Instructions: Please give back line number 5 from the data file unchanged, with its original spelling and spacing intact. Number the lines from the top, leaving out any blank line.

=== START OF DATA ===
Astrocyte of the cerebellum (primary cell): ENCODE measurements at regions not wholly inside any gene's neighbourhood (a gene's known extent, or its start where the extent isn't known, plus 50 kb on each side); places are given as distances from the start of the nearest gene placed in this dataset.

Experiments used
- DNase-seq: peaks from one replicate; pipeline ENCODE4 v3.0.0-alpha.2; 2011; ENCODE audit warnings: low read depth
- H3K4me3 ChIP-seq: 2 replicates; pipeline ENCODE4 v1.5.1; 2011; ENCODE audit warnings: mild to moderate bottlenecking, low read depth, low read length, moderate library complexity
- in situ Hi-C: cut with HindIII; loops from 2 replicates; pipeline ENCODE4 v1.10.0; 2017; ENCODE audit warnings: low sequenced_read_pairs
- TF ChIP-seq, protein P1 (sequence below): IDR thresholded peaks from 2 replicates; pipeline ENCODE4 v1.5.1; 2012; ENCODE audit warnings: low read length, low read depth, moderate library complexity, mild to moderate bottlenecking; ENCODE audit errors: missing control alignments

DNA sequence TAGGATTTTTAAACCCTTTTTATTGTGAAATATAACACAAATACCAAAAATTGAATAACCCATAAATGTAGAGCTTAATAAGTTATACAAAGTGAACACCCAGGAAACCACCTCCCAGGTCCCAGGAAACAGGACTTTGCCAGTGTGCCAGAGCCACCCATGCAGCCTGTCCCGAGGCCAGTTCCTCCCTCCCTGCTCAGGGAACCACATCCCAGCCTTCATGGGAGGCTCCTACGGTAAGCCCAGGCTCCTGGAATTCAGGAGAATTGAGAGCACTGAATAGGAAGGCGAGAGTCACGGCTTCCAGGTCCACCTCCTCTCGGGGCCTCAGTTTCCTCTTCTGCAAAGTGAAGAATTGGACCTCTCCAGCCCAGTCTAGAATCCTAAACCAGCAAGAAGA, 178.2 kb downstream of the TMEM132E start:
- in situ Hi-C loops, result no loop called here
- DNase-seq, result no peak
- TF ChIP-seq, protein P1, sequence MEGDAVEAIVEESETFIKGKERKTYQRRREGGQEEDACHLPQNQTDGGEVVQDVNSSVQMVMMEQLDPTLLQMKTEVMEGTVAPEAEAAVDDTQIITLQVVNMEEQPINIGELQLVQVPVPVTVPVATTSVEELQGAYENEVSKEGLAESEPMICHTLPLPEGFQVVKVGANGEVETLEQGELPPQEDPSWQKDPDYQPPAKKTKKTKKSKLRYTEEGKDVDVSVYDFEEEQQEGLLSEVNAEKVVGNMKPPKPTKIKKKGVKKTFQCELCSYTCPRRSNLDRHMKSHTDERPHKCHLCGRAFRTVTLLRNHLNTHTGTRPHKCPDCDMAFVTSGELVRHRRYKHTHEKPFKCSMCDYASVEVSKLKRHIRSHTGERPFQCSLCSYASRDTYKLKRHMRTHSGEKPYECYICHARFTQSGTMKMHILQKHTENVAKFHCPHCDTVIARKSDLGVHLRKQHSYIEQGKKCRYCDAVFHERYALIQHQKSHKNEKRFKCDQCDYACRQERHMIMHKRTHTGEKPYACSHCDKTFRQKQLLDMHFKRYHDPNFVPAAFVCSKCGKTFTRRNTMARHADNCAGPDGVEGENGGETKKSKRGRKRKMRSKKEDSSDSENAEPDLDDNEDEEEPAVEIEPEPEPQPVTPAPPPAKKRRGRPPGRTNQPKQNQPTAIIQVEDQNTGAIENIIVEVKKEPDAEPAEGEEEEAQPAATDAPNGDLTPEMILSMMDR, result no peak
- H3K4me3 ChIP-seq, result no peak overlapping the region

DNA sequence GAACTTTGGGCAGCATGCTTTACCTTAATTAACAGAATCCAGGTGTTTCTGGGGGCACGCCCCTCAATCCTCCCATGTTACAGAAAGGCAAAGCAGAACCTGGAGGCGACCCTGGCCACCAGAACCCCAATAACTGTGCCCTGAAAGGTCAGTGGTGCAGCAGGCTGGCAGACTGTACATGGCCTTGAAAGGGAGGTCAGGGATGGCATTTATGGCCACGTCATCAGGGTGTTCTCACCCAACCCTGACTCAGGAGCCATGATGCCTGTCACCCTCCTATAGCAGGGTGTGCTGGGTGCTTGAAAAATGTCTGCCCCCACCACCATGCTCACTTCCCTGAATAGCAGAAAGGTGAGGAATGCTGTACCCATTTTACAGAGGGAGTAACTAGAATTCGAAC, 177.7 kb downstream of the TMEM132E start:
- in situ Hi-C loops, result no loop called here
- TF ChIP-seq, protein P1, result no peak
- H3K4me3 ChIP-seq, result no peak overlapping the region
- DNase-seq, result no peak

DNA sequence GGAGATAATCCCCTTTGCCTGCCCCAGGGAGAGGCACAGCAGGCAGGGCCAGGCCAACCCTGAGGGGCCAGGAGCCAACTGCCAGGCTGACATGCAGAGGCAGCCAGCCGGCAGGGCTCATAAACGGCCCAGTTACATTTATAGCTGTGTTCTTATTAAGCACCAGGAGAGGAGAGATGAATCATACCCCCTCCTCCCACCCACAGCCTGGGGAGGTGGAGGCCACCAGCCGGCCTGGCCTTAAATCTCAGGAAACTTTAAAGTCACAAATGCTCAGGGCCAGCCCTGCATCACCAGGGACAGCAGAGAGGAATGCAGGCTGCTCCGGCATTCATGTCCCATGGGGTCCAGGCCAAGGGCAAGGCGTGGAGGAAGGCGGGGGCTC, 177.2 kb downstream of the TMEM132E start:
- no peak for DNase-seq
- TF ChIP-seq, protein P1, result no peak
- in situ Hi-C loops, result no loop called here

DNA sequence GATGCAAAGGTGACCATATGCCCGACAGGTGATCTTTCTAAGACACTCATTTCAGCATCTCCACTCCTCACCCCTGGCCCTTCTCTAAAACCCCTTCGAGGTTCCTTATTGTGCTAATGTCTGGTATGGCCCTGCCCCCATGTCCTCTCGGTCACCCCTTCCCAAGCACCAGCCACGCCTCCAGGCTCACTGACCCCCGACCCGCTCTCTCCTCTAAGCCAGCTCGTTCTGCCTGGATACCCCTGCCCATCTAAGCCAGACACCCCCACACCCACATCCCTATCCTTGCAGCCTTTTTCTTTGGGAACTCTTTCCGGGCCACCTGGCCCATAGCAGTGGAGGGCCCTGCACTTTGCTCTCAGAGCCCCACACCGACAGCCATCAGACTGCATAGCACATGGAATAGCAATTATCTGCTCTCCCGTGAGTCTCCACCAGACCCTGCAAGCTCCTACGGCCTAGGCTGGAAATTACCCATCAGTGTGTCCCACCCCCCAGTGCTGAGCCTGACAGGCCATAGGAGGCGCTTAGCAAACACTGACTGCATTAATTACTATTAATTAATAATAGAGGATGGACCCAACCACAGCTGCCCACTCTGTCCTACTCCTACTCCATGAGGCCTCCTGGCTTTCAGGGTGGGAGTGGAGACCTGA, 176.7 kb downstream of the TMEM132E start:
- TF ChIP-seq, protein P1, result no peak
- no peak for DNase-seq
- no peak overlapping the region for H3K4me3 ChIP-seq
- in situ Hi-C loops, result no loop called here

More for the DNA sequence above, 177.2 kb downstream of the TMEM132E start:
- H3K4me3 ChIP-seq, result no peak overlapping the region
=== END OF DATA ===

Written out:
- in situ Hi-C: cut with HindIII; loops from 2 replicates; pipeline ENCODE4 v1.10.0; 2017; ENCODE audit warnings: low sequenced_read_pairs